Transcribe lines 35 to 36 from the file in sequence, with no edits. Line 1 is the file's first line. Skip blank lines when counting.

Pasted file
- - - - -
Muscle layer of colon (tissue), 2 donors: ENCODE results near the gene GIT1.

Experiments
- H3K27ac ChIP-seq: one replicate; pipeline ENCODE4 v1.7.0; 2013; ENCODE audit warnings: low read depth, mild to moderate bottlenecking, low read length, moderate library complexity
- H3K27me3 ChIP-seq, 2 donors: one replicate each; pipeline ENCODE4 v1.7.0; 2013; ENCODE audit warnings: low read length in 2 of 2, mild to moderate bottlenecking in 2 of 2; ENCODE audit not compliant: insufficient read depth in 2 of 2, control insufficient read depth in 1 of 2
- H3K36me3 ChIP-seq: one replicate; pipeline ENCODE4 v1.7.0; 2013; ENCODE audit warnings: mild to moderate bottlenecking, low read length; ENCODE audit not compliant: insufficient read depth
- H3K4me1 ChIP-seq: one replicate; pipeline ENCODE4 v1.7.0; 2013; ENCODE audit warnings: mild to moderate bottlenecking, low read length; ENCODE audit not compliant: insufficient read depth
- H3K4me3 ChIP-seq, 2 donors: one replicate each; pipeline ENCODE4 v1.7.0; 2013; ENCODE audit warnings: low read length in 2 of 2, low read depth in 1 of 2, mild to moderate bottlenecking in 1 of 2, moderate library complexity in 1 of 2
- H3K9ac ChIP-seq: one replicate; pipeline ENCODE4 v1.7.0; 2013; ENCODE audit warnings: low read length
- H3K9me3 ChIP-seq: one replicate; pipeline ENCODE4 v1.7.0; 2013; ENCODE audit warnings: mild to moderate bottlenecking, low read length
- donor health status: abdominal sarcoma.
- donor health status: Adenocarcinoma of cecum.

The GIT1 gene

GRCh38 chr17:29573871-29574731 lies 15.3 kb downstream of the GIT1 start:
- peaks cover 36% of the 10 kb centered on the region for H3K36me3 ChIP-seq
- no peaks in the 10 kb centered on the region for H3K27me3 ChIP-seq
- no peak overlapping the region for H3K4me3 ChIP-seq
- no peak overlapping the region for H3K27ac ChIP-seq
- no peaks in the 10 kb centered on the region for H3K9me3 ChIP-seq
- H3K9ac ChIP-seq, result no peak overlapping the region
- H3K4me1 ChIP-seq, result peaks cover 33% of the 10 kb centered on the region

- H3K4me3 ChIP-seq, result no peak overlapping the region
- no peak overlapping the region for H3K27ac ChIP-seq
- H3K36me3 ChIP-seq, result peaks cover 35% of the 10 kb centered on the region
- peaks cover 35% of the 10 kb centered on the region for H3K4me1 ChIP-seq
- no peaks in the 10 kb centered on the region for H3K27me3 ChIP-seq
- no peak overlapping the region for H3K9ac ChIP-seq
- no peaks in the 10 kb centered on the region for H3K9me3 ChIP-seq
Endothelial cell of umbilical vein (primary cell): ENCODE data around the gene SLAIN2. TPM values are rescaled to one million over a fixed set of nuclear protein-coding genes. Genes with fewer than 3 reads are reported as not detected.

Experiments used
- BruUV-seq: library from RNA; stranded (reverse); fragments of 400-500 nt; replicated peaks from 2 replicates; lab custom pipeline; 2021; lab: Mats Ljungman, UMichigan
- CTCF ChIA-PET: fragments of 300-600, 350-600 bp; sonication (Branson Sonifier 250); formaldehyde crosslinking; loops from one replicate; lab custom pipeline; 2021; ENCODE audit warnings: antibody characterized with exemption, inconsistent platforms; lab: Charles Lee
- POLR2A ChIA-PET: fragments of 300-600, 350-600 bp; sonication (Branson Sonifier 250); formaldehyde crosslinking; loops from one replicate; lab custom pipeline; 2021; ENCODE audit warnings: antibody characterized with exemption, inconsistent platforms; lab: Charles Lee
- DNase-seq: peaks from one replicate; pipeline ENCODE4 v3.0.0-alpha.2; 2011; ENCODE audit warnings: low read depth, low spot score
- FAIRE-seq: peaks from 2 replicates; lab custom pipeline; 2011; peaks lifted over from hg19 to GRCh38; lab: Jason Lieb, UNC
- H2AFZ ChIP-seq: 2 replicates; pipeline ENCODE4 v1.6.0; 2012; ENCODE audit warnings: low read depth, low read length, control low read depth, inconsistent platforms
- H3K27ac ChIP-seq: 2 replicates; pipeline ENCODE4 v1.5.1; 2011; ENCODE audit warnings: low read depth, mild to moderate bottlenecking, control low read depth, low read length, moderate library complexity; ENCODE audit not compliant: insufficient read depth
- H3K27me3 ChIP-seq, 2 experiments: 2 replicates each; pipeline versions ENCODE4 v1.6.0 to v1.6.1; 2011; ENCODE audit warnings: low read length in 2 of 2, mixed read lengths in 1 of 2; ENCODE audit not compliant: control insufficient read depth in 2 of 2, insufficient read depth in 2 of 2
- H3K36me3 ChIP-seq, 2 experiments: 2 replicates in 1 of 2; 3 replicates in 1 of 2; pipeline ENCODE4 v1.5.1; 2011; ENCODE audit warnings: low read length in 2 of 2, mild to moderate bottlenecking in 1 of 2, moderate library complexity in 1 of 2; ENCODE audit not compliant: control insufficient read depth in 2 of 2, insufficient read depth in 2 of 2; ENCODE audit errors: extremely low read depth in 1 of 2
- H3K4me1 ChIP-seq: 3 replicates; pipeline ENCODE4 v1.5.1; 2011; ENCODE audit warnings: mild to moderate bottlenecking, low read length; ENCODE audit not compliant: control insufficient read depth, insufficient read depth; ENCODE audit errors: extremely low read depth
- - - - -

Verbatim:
- H2AFZ ChIP-seq: 2 replicates; pipeline ENCODE4 v1.6.0; 2012; ENCODE audit warnings: low read depth, low read length, control low read depth, inconsistent platforms
- H3K27ac ChIP-seq: 2 replicates; pipeline ENCODE4 v1.5.1; 2011; ENCODE audit warnings: low read depth, mild to moderate bottlenecking, control low read depth, low read length, moderate library complexity; ENCODE audit not compliant: insufficient read depth